Vanderbilt engineers’ innovative research directly monitors cellulose production from individual synthase enzymes
Vanderbilt researchers have uncovered conditions needed to produce cellulose at the single molecule level that could one day aid in the dismantling of bacterial defenses as well as potentially lead to the engineering of more efficient and cost-effective biofuel feedstock sources.
The findings were published in the scientific journal PNAS. The researchers used optical tweezers and fluorescence to observe and measure the activity of a single bacterial cellulose synthase (BcsAB) enzyme at a time to uncover how it works. BcsAB is the culprit for production of cellulose, a main component of bacterial biofilms. Researchers harbored the enzyme in a surface-bound nanodisc and grabbed the growing strand with a bead held with a focused beam of light. They showed that cellulose growth rates are a strong function of temperature and produce strands that are mechanically tough, riddled with microstructure revealing repeat folding and bonding back on itself.
Researchers said the work is just the fourth polymer synthase to be characterized at the single molecule level. Others include machines that make DNA, RNA and proteins.
“These findings will help usher the next generation of antimicrobial treatments, targeting biofilm structure and formation to dismantle bacterial defenses,” said Mark Hilton, lead author of the paper and program manager of entrepreneurship at The Wond’ry, Vanderbilt’s Innovation Center. “Some common infections that originate from these resistant bacteria are endocarditis in the heart or cystic fibrosis in the lungs. Approximately 65% of hospital-borne infections and 100,000 deaths annually in the U.S. are attributed to this class of bacteria. Dismantling the bacterial biofilm is a crucial step to eliminating these bacteria.”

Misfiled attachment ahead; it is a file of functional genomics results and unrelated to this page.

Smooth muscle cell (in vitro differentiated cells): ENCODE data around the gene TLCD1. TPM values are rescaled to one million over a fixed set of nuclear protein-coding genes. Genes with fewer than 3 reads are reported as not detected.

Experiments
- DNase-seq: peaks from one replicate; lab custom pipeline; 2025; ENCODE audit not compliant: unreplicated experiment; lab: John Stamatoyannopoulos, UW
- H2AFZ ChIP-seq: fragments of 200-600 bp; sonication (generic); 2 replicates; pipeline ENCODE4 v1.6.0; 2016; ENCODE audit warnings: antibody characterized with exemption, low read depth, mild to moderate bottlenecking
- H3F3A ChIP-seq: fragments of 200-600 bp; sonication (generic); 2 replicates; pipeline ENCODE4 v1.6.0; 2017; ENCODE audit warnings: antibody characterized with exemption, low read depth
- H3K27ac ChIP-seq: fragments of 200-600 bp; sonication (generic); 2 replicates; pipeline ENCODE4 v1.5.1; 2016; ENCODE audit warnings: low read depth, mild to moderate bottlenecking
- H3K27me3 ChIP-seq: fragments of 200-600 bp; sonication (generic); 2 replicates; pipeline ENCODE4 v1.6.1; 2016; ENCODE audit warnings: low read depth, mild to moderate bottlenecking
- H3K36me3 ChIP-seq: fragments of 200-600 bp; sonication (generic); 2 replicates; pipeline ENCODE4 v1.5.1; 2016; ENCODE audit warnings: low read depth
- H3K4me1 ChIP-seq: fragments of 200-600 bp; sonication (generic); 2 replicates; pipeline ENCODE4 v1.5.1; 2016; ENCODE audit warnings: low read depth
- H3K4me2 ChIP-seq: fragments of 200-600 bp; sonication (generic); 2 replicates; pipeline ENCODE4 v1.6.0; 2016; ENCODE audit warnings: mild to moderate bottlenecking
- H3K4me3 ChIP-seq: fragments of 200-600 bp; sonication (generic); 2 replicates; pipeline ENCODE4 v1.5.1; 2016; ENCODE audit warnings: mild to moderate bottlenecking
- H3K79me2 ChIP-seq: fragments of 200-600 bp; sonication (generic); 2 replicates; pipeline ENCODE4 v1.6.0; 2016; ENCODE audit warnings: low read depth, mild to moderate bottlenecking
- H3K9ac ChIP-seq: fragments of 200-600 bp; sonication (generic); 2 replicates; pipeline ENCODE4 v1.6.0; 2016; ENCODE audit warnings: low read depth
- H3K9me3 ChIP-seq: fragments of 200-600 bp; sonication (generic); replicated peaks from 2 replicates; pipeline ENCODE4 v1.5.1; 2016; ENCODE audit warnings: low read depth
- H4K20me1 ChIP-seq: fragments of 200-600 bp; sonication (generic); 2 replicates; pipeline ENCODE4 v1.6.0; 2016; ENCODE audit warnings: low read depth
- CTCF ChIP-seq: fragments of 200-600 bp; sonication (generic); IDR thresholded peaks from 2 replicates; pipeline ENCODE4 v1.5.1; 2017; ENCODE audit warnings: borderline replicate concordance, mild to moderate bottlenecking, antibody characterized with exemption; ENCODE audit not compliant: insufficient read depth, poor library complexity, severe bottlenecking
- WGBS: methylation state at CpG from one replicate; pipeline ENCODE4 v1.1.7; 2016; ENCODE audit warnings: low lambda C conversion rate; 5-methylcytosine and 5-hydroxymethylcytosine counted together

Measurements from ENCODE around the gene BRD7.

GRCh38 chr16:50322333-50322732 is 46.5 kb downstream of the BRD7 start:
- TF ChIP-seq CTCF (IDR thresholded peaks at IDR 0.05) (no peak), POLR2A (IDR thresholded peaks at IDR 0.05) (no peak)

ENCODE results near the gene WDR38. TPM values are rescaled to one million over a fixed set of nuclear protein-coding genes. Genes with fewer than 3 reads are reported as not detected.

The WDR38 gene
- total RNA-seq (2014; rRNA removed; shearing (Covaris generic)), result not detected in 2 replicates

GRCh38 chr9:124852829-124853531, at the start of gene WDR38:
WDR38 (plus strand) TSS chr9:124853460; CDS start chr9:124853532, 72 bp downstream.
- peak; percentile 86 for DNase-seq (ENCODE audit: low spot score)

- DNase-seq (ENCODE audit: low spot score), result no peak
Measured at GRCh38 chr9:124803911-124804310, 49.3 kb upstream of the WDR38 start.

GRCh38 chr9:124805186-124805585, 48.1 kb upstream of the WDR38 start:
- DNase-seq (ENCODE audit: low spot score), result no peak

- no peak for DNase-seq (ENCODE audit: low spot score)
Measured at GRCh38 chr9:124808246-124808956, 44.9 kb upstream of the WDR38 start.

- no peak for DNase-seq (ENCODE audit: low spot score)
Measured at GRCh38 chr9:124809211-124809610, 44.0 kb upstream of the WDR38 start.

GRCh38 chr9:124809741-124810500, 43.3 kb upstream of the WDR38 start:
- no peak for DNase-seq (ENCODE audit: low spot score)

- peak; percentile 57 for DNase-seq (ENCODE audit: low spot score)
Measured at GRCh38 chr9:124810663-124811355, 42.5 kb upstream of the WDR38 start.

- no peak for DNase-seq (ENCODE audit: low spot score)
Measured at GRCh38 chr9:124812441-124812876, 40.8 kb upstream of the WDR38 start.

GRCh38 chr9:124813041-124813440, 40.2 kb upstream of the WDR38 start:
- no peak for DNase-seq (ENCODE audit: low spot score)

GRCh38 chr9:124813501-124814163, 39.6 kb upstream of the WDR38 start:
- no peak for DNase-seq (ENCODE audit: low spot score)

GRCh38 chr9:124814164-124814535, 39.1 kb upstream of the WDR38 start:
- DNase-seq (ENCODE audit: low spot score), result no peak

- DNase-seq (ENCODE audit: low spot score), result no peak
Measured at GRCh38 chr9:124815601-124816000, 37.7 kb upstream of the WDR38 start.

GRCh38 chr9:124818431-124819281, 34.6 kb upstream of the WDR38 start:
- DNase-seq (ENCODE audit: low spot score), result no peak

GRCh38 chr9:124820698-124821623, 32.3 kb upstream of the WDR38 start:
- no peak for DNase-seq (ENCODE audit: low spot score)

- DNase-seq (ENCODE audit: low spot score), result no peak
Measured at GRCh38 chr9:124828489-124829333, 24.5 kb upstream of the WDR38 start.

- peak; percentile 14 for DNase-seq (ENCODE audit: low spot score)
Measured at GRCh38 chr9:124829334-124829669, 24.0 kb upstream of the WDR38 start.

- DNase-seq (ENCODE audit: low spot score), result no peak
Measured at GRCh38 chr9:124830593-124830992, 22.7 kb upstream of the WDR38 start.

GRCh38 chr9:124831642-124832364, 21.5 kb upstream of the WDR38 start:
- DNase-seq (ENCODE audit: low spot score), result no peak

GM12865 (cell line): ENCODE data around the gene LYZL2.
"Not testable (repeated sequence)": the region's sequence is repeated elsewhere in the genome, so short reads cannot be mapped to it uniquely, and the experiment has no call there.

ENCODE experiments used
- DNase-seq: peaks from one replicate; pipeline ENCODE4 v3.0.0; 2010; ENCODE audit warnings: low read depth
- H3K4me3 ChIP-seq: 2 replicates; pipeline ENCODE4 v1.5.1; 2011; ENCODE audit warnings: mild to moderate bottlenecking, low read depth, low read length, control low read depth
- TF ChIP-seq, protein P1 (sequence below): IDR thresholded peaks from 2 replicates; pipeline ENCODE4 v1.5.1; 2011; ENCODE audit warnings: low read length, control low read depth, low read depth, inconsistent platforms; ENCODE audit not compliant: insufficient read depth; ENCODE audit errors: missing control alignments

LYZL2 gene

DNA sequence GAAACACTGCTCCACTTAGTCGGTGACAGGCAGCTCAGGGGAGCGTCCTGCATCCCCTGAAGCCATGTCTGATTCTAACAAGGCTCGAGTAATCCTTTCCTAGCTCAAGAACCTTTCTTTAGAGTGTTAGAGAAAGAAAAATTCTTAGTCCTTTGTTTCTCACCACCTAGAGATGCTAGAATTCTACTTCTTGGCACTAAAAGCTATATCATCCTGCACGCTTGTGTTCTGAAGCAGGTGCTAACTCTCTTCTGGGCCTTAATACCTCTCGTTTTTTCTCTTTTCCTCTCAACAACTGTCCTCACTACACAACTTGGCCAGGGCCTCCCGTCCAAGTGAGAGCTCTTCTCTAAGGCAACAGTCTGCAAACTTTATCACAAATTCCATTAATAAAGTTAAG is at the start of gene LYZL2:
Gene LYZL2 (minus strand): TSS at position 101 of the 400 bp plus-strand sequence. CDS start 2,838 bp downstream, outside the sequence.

In the case of biofuel feedstocks, researchers said they are typically derived from plant material with cellulose, the most abundant biopolymer on earth, being a top biofuel precursor in the industry.
“Much effort in the biofuel industry is devoted to isolating cellulose from plant material,” added Hilton. “The knowledge from our study on how cellulose is made could potentially lead to the engineering of more efficient and cost-effective biofuel feedstock sources, whether plants or bacteria.”
Matthew Lang, professor of chemical and biomolecular engineering at Vanderbilt and a co-author on the paper, said the cellulose research is at the basic stage but he is optimistic it will lead to more breakthroughs.
“It can be many years before this propagates into something, but you have to build it up now,” said Lang, who has a laboratory in Vanderbilt’s School of Engineering. “You have to be doing the basic research now in order to ultimately get there. And if you do get there, the impact can be huge.”
This work, a collaboration with the Zimmer Lab at the University of Virginia, is supported by an NIH grant (5R01GM101001), a Department of Energy bioimaging award (Office of Science DE-SC0019313), an NSF Division of Chemical, Bioengineering, Environmental, and Transport Systems (NSF CBET) award (1604421), and an NSF Division of Molecular and Cellular Biosciences (NSF MCB) award (1330792).
Contact: Lucas Johnson, 615-343-0137